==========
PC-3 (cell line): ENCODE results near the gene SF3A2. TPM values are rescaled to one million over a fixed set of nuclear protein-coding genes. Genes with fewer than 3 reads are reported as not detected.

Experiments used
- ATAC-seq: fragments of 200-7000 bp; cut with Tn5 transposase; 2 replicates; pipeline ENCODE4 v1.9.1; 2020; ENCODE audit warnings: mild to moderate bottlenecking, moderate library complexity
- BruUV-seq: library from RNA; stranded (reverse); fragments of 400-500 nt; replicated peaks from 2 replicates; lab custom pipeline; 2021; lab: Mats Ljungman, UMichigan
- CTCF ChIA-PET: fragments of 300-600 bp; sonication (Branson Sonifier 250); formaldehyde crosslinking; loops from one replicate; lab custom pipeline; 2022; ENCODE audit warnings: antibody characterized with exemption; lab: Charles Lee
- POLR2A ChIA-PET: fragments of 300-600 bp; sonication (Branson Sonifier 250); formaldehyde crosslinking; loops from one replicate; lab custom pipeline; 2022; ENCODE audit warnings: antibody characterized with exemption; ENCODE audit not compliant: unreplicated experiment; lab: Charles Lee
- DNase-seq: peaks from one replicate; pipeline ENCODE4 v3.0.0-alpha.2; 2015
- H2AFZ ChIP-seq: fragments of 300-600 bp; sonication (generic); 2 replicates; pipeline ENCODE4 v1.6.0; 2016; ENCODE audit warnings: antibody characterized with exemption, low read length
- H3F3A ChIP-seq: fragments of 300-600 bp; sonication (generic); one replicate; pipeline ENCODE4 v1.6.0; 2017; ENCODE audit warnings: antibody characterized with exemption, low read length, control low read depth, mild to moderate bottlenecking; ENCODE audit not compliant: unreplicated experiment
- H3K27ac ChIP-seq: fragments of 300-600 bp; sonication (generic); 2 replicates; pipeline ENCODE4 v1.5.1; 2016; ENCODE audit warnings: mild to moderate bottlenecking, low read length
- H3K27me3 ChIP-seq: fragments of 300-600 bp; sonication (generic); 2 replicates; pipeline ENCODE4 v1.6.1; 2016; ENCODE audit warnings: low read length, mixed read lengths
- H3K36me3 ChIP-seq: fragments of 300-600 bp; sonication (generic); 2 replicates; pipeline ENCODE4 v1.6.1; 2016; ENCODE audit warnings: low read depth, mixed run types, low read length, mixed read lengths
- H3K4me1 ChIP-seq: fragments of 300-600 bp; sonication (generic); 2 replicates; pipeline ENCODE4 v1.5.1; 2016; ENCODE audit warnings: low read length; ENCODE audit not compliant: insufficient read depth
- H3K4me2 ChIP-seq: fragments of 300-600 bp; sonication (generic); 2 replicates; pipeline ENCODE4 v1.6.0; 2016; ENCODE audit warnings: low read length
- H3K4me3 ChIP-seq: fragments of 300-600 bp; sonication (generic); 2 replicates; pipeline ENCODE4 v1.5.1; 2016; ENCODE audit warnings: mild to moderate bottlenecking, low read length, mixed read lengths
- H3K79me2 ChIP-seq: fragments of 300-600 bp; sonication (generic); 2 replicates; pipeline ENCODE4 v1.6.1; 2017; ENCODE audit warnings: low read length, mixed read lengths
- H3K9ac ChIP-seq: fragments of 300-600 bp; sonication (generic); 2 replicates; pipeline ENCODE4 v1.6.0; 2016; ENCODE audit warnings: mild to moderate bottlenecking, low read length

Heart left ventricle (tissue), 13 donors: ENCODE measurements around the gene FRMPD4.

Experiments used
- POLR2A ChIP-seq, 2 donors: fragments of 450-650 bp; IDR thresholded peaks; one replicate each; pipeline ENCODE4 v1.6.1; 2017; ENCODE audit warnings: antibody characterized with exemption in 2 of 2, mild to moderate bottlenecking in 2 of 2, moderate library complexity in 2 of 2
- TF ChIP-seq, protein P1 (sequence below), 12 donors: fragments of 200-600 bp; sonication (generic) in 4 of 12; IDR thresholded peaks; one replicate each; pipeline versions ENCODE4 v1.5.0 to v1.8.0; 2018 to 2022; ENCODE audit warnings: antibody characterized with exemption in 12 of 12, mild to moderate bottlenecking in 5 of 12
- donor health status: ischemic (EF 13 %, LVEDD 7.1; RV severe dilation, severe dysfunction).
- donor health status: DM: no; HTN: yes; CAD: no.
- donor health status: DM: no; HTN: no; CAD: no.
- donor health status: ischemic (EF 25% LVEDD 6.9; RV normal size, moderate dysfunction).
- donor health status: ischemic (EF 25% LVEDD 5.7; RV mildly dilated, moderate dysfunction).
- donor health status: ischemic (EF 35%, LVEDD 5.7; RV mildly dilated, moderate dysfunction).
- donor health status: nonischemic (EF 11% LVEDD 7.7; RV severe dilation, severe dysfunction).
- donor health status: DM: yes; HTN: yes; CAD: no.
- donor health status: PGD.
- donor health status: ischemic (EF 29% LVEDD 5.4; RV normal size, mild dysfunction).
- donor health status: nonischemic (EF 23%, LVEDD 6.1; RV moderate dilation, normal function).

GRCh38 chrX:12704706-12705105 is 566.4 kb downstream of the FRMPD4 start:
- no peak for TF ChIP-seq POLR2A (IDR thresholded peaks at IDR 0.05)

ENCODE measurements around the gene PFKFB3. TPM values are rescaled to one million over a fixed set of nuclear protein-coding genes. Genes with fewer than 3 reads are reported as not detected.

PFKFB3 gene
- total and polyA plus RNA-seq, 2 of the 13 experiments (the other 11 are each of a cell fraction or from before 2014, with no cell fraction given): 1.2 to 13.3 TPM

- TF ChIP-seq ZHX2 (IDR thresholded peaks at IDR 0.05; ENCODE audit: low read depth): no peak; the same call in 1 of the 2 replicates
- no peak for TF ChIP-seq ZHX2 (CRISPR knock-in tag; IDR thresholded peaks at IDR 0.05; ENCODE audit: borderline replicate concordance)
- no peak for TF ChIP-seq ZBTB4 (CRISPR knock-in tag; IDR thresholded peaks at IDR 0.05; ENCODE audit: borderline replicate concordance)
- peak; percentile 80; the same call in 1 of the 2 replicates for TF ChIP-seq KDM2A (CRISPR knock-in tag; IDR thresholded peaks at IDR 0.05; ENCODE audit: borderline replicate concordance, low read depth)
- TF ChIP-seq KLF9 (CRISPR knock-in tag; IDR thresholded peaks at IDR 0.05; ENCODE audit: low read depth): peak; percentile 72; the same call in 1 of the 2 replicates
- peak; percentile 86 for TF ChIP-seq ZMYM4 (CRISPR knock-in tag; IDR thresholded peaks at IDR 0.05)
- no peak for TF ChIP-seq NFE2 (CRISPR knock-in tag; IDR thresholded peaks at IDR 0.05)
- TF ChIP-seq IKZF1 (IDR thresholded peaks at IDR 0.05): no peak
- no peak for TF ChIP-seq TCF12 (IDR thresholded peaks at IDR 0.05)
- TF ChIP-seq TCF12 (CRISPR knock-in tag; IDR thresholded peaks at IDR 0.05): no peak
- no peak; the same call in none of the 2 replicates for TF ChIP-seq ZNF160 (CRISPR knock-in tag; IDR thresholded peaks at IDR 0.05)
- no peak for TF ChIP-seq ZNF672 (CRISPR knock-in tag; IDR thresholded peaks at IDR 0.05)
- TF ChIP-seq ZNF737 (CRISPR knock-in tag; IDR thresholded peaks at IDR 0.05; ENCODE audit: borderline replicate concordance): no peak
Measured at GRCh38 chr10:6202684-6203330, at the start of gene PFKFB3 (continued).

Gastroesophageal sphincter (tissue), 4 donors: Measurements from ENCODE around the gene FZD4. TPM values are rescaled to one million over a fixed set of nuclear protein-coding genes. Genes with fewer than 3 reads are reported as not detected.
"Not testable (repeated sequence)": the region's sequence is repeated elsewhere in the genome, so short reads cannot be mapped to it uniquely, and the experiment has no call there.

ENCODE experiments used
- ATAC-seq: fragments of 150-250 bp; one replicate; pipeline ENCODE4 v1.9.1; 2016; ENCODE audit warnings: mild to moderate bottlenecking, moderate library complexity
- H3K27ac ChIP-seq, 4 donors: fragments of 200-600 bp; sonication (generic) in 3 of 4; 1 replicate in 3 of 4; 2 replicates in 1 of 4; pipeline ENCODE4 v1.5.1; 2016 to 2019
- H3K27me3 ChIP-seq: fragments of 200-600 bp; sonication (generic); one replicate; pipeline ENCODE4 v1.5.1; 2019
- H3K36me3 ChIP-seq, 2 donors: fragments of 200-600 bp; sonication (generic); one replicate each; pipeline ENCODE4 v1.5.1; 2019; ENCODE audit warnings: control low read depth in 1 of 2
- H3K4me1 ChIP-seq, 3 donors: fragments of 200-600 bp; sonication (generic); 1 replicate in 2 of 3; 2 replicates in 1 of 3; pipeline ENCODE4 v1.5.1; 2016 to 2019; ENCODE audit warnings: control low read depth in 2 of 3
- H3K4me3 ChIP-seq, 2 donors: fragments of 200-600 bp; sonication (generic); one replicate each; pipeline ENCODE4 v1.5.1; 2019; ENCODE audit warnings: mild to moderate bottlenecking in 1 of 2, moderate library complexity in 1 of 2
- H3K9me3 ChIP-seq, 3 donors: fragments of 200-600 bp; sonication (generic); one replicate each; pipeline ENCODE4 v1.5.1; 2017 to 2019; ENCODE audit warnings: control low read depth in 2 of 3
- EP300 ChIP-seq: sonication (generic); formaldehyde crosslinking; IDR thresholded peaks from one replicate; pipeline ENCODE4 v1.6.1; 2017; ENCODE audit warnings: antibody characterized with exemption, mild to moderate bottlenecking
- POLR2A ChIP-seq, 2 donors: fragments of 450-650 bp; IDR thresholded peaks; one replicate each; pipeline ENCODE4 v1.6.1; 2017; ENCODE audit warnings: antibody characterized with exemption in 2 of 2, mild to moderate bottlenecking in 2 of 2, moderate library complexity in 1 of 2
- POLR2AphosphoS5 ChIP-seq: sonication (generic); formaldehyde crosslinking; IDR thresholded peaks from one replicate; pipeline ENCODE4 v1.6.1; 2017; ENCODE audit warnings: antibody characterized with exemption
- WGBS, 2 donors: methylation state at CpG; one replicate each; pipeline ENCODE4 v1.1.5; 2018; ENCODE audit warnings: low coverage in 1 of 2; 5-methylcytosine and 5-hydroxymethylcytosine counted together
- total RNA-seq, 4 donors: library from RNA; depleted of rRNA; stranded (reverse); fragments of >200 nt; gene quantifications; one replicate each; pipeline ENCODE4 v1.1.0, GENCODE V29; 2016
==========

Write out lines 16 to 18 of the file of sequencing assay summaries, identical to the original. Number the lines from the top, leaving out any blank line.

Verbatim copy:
- H3K79me2 ChIP-seq: fragments of 300-600 bp; sonication (generic); 2 replicates; pipeline ENCODE4 v1.6.1; 2017; ENCODE audit warnings: low read length, mixed read lengths
- H3K9ac ChIP-seq: fragments of 300-600 bp; sonication (generic); 2 replicates; pipeline ENCODE4 v1.6.0; 2016; ENCODE audit warnings: mild to moderate bottlenecking, low read length

Heart left ventricle (tissue), 13 donors: ENCODE measurements around the gene FRMPD4.